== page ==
When I first started talking to my student about the 90’s and grunge, it was because I had made a passing reference in class to a Nirvana song which only this one particular student recognized. At first, I found myself being the preening generation groupie that I used to loathe. I gloated about how great the music was, how it was a time of rebellion and breaking cultural expectations and how for the first time kids got the idea that they were more than robots operating solely out of hormones and stupidity across to their parents. Yeah, pretty much a bunch of bullshit. The kid was eating it up. MIPS in full effect, he said something along the lines of, “I wish it was still like that.” I swelled with pride. The 90’s meant something to me. They were the decade in which I found music and more importantly, my own music. For the first time, driving around in the backseat of my parent’s car didn’t mean that I had to endure hours of their music whether I liked it or not. Now, when flipping around the dial, every once in a while I would yell, “LEAVE IT!” from the back of my dad’s Oldsmobile. I was officially plugged into the scene and I was hooked. I would watch hours and hours of MTV by myself or with friends because I was in the transitional time of life between watching cartoons and discovering sketch comedy like MTV’s The State. I knew more about pop music at 12 years old than Duke Ellington knew about Jazz at 30 years old simply because I was inundated with it. It was the only form of entertainment we had. Or at least that is what I thought. Clearly, I was aware of the existence of TV and movies and comic books and video games and blah blah blah, but none of them seemed as important to me. To illustrate this point, years ago, I was talking to a friend about shows that we used to watch when we were kids. He was absolutely astonished when he heard me utter the words, “I’ve never even heard of Thundercats.” I had no idea what the hell a Thundercat was nor could I tell you literally anything about WWF but I could tell you what the cover art for STP’s Core was and the songs that I liked and the songs that I disliked from Siamese Dream. I thought he was going to have a stroke when I told him that I had never seen The Goonies. Whoops.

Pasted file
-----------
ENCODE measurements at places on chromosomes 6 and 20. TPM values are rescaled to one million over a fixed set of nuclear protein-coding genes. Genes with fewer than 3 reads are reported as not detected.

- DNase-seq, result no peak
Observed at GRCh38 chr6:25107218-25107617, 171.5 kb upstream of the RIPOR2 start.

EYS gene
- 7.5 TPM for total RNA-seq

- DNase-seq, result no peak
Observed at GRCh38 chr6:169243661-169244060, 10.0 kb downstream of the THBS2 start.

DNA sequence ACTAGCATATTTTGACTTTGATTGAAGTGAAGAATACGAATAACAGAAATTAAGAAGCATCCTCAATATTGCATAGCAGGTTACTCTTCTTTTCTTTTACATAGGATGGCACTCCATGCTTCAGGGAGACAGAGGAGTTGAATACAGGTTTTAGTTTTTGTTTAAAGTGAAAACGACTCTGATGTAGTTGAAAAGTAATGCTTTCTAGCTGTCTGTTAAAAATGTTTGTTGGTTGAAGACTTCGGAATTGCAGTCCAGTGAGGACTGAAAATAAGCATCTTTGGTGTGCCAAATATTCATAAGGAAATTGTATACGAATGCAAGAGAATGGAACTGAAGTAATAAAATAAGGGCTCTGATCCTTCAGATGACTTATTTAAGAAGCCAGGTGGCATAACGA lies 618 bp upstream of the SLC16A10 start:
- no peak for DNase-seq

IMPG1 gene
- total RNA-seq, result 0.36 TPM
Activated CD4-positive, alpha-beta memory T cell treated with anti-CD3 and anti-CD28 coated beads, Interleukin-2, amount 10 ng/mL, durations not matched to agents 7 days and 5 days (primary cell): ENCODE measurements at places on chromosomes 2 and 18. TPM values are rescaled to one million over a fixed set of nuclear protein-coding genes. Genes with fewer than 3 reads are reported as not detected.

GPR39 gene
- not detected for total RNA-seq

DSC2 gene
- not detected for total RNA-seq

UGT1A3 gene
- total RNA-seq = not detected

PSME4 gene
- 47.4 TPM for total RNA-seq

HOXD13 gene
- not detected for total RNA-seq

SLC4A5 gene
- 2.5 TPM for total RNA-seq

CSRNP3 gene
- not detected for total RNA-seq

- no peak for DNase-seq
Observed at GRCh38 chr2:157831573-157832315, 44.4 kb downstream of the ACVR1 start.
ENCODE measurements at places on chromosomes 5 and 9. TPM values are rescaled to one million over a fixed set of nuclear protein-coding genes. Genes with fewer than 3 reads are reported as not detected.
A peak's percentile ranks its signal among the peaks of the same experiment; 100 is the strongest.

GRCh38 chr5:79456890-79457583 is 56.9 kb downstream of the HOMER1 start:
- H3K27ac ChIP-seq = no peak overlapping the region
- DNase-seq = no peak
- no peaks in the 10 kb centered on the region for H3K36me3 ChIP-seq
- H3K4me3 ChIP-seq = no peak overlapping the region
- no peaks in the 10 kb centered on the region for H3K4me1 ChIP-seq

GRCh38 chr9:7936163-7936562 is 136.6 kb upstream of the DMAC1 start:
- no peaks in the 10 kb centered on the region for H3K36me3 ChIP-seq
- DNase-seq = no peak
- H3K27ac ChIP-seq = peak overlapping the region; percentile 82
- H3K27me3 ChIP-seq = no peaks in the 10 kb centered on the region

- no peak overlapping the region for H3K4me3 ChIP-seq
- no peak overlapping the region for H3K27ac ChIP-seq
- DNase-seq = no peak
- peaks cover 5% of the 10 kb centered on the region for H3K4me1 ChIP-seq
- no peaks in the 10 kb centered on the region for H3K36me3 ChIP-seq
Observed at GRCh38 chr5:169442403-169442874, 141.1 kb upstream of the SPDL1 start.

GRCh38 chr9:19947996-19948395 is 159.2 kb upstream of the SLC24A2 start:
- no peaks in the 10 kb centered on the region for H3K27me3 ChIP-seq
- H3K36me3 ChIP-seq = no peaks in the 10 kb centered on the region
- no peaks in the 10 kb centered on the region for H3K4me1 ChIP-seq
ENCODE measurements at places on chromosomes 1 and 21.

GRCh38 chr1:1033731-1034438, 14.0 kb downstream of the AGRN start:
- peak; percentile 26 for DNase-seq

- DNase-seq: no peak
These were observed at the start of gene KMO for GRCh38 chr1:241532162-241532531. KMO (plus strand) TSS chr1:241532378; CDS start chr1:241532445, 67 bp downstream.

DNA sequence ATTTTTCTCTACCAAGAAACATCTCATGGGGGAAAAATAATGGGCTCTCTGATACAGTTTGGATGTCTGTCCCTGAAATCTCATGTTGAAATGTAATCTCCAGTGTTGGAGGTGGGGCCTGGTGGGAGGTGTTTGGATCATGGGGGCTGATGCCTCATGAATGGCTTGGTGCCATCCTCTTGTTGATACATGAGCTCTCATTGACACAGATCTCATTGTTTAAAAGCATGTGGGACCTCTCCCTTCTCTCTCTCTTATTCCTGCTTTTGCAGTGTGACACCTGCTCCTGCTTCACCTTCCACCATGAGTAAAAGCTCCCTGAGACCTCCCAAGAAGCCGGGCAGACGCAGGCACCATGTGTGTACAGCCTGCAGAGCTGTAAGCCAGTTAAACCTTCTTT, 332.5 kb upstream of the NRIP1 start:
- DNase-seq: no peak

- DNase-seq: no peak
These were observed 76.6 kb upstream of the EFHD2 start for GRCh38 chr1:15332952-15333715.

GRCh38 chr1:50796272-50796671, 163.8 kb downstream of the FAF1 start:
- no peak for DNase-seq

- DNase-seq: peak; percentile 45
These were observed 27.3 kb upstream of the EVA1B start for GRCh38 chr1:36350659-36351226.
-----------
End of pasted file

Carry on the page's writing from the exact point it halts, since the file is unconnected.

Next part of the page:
I have friends my age who absolutely know what a Thundercat is and could tell you how much oil was used to make those WWF wrestlers as shiny as they were and they know a hell of a lot about music also. I pointed to the fact that I was borderline obsessed with the music of my generation and how oblivious I was to everything else to illustrate how proud I was when discussing those days with my student… at first. I say at first because after a few more chats I found myself saying things like; “yeah man, it’s good stuff but I mean… don’t listen to too much of it” or, “I don’t know dude but if you start to get depressed, put Incesticide down for a while and play some Blind Melon or something.” All I could think of was this poor kid going home and staring at his wall until his eyes started to bleed while listening to ‘Runaway Train’ by Soul Asylum. And that is what I ultimately mean when I say that the generation and its pop music were and could still possibly be dangerous. There is no doubt in my mind that the reason we only have Eddie Vedder and Billy Corgan left of the ‘big’ frontmen is because when you peddle bleakness, hopelessness and depression for the better part of 25 years and throw in a healthy heaping of drugs there is a good chance it’ll all come back to string you up one day. Literally.
This is partly the reason, I think anyway, why my generation sort of skipped over the 90’s nostalgia and for some reason decided the 80’s were the end-all be-all of ironically cool fashion, music, movies etc. When I was in college (early 2000’s) there were a plethora of 80’s themed parties. It was almost like you couldn’t escape it. It grated on me. I was not the biggest fan of the decade for a number of reasons.
- I didn’t give a shit about being in the first grade nor do I look back on it and say, “those were the days.”
- The music overall was crap. However, my favorite band is still Tears For Fears and I have a robust library of 80’s songs and groups that I think are fantastic.
- I don’t really remember them other than … nah I don’t really remember them.